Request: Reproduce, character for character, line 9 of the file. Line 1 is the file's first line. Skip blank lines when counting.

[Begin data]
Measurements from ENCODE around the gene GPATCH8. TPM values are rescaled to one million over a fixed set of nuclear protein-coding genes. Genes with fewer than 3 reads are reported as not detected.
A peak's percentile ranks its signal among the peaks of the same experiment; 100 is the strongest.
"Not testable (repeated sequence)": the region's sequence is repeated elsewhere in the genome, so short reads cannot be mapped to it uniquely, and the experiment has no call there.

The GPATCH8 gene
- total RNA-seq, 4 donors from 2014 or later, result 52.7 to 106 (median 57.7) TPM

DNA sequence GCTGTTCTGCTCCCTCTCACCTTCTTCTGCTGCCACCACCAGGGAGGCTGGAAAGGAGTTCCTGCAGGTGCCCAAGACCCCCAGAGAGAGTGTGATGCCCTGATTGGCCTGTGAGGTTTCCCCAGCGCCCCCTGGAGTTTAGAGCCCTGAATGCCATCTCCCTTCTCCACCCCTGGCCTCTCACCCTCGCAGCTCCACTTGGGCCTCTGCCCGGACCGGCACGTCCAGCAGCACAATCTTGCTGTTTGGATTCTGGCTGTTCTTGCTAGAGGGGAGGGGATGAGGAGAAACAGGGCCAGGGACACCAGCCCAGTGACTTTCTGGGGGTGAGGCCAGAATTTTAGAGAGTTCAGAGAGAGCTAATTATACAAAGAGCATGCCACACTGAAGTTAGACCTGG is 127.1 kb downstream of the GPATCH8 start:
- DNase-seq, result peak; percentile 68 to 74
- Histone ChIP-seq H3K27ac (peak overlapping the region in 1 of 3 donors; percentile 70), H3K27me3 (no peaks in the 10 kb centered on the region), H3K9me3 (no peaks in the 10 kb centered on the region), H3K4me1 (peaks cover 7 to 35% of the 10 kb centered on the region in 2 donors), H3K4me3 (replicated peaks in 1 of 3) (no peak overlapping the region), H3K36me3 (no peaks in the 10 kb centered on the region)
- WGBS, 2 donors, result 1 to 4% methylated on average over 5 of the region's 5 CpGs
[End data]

- WGBS, 2 donors, result 1 to 4% methylated on average over 5 of the region's 5 CpGs